One theme in Carol’s book, The Entrepreneur Equation, is that people can become easily confused as they begin their entrepreneurial endeavors. They think they have found their “calling,” or maybe they think they would do much better working for themselves than their previous boss. Maybe they think they will have more freedom than they do in their existing 9-5 job. The biggest point of confusion, however, can be when people think they are on a mission when really they are just creating a job for themselves. How can you tell if you are creating a mission or a job? Here are four points to consider.

1.     You are easily able to verbalize your objectives (and they aren’t just about you)

If you are working at a job and someone asks you what your goals are, your response may reflect monetary concerns more than anything else. “I want to make enough money so that I can take that European vacation I’ve always dreamed of.” “I want to get a raise.” “I want to get a promotion.” There is nothing wrong with these goals, but if you are responding in those ways about your new venture, it is likely you have created a job versus a mission. Someone on a mission may say, “I want to teach people the difference between habits that waste water and habits that help preserve water.” Maybe your mission is to improve testing scores in a school district. The goals are less about you and more about the world beyond and around you when you have a mission.

2.     You’re not watching the clock

Carol talks a lot about how new entrepreneurs feel shock (and perhaps dismay) when they realize they actually have less free time than they did when they worked for someone else. If you have created a job for yourself, you may want to draw clear lines around when you will be on call and when you will not do work at all. For example, maybe you try to maintain regular 9-5 hours even though you are working for yourself. Once 5:00 hits, you shut down your computer and you feel done for the day. If you’re on a mission, time is only a hindrance working against you as you try to get things done. You dream about your mission in your sleep, you’re always thinking about it, and you never tire of working on your dream.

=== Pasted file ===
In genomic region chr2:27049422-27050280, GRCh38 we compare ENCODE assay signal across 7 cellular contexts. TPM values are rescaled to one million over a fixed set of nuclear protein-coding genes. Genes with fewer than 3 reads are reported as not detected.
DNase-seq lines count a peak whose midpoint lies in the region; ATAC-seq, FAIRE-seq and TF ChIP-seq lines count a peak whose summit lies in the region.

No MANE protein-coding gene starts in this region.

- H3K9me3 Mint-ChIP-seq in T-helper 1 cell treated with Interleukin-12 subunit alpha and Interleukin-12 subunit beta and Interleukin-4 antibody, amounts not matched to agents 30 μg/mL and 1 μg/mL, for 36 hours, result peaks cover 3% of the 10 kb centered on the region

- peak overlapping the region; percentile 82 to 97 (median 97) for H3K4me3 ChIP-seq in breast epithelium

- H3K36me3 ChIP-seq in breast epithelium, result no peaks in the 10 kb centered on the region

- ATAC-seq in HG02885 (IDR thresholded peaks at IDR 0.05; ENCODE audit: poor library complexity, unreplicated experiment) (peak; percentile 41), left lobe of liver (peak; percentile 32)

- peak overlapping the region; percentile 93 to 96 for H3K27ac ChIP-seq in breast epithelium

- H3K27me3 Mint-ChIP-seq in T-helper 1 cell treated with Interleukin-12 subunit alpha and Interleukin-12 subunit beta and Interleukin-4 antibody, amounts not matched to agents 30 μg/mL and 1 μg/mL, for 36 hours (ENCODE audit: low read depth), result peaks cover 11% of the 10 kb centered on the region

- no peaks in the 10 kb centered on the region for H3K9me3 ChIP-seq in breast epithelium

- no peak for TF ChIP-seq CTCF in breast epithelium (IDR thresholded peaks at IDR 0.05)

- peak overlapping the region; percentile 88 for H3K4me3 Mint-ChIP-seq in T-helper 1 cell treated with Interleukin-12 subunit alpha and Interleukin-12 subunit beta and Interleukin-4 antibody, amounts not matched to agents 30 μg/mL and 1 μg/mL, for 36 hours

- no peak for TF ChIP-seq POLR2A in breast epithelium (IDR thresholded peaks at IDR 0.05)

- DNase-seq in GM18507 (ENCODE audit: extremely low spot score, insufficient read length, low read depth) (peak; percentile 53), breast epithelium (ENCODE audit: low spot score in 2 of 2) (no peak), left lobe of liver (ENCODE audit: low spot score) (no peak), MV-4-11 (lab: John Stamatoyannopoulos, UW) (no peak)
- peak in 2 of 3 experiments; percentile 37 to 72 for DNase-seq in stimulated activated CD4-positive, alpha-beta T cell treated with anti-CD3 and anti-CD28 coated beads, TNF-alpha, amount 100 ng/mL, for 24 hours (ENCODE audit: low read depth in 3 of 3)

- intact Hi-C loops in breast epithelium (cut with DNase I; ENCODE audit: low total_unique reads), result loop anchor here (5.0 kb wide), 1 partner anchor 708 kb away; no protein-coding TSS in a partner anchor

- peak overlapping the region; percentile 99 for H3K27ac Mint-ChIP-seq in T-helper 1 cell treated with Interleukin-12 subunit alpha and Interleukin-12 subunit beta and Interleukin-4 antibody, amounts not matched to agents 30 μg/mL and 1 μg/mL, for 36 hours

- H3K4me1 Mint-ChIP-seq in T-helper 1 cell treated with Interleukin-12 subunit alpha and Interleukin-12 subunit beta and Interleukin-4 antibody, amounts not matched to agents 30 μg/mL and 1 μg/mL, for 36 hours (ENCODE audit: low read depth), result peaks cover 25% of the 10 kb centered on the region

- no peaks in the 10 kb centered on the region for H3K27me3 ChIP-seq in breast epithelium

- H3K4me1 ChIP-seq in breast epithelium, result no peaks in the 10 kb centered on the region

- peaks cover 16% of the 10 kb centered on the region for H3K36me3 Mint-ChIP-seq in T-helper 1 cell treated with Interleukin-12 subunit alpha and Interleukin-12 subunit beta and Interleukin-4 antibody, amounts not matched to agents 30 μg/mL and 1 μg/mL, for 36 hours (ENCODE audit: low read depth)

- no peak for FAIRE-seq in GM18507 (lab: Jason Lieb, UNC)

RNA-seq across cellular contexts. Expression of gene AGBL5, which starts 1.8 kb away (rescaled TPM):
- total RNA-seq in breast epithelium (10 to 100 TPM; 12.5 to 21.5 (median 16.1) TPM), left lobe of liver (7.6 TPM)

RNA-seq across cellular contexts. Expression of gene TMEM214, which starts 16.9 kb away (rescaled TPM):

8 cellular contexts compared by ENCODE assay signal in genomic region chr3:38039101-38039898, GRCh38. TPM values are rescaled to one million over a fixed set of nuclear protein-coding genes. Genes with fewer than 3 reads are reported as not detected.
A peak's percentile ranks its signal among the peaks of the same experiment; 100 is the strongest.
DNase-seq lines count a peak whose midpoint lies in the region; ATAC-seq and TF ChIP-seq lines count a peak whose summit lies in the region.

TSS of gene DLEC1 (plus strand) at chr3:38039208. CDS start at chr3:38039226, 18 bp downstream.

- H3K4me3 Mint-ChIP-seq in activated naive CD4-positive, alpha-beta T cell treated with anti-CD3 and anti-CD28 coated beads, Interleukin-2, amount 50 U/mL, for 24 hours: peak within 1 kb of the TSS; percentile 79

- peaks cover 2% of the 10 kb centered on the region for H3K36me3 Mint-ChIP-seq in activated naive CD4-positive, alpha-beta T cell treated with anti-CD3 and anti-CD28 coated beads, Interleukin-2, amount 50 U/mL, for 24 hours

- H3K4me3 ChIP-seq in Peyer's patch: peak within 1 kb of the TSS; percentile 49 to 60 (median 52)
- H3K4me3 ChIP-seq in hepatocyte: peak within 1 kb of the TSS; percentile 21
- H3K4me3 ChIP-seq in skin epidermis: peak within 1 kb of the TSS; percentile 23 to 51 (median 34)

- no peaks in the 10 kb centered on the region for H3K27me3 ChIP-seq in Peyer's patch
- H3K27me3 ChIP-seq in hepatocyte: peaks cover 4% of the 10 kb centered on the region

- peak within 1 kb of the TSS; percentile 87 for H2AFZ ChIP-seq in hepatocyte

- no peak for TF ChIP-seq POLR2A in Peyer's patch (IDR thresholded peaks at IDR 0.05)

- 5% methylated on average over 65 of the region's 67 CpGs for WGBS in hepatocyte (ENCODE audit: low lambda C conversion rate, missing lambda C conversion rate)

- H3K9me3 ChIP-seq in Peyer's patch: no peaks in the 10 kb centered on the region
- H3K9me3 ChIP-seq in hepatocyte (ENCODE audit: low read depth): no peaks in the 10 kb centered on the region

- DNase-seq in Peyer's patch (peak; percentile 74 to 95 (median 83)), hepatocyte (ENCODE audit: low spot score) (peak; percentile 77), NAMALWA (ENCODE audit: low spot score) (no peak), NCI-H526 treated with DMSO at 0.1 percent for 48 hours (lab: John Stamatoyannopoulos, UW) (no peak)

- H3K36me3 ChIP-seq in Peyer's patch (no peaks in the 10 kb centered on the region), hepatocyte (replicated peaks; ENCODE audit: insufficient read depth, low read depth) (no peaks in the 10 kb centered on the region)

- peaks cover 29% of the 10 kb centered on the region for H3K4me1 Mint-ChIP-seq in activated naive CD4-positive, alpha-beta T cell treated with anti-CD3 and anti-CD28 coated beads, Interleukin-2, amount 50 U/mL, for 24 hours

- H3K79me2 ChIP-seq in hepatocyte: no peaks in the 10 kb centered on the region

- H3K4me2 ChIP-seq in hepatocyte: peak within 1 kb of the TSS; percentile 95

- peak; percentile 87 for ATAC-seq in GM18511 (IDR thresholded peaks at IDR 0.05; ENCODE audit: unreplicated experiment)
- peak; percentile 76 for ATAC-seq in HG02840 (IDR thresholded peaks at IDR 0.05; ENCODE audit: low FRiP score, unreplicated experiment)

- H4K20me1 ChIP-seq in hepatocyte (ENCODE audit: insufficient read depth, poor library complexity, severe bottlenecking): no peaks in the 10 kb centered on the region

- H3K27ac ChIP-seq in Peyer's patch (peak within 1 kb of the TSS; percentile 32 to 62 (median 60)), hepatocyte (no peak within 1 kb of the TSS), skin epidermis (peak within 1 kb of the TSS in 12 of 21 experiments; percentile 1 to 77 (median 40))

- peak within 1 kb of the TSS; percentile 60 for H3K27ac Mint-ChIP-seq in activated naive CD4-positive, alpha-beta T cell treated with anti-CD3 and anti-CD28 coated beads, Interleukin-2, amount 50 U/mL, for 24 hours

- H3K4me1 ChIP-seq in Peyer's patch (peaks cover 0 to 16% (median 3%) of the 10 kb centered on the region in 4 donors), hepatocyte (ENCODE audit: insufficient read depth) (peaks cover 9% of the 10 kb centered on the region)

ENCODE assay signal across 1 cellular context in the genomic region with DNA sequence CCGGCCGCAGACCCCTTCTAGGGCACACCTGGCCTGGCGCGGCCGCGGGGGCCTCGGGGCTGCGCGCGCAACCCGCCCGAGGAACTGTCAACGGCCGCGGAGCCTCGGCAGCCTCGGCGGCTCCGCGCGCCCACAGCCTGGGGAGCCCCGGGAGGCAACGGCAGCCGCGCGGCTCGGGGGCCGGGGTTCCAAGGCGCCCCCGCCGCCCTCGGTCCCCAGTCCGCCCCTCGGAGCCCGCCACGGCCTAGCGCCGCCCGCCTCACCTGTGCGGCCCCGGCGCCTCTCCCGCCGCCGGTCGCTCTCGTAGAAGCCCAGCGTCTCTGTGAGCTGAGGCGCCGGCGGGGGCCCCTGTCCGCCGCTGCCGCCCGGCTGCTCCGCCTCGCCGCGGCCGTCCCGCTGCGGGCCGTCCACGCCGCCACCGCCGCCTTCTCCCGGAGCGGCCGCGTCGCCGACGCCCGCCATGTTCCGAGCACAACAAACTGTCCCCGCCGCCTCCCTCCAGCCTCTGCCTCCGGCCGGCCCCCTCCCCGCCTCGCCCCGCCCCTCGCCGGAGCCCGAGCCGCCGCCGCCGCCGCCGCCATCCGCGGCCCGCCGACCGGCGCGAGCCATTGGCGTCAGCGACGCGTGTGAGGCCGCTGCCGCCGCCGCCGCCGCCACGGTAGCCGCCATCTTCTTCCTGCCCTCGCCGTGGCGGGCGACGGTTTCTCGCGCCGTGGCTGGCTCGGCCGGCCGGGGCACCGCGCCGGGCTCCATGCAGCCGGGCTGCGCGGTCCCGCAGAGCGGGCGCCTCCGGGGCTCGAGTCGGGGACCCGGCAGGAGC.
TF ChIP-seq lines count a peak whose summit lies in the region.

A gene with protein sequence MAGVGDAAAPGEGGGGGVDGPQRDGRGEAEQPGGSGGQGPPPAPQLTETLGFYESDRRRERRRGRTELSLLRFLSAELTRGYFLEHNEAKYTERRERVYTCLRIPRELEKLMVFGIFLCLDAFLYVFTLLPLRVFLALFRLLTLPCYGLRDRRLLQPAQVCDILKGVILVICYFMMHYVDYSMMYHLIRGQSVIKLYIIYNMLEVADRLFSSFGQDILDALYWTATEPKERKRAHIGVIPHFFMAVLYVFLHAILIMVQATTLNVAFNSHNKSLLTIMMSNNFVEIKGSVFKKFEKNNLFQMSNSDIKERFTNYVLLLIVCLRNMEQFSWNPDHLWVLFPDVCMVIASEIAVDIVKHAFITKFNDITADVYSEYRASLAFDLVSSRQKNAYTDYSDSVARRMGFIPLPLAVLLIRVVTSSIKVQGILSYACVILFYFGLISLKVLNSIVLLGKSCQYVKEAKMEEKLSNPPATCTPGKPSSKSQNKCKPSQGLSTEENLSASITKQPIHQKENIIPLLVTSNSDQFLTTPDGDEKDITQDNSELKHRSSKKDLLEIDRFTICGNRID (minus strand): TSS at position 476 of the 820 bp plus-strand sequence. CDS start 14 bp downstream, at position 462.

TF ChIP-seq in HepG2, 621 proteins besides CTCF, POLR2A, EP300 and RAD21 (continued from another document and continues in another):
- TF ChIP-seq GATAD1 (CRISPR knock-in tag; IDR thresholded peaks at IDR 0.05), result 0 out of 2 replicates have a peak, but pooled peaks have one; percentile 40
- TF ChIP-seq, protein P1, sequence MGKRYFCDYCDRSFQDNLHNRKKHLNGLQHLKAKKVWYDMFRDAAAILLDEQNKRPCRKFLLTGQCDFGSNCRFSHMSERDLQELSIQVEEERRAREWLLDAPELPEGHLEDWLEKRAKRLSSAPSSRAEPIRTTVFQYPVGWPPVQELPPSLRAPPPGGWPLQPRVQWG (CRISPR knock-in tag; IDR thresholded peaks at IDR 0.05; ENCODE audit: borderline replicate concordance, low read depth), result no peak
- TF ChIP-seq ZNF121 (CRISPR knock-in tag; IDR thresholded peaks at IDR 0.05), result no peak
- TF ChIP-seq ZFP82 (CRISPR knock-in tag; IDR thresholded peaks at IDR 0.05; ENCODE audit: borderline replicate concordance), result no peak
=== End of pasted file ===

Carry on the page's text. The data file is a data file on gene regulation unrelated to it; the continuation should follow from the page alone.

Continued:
3.     You can imagine doing this for the rest of your life

Carol talks in her book about how many entrepreneurs are very excited about their new jobs when they first get started. Then the days start becoming weeks, the weeks turn into months, and the months begin to turn into years. Slowly but surely it can become easy to tire of doing the “same ole thing” and you might envision a time when you’re doing something else entirely. This is less common if you are working on a mission versus a new job. When you are on a mission, you don’t want to be “done’ until you are really and truly done, whenever that may be.

4.     You are personally fulfilled by your work

Earning money is great. I think we can all agree on that. But money is a means to an end. Money enables us to buy things we like or go to places we want to see. Money is not necessarily fulfilling, however, unless you are really centered on your pecuniary health. A job is also often a means to an end. You work the job to generate the income you want. But many people on a mission don’t focus on the money or benefits end of the spectrum. They are content as they work on their passion project, as they see progress, or as their cause grows or gains momentum. Their happiness rises and falls as the success of their mission rises and falls. While money is necessary to live, people on a mission often care far less for their own well-being in contrast to the people they’re trying to help.

As you can see, there are some big differences between creating a job and being on a mission – from the level of commitment to the emotional payoff. It’s important to know what’s driving you. 

Having gone through this checklist, are you on a mission or are you working a job? Would you define these terms differently? We’d love to hear from you!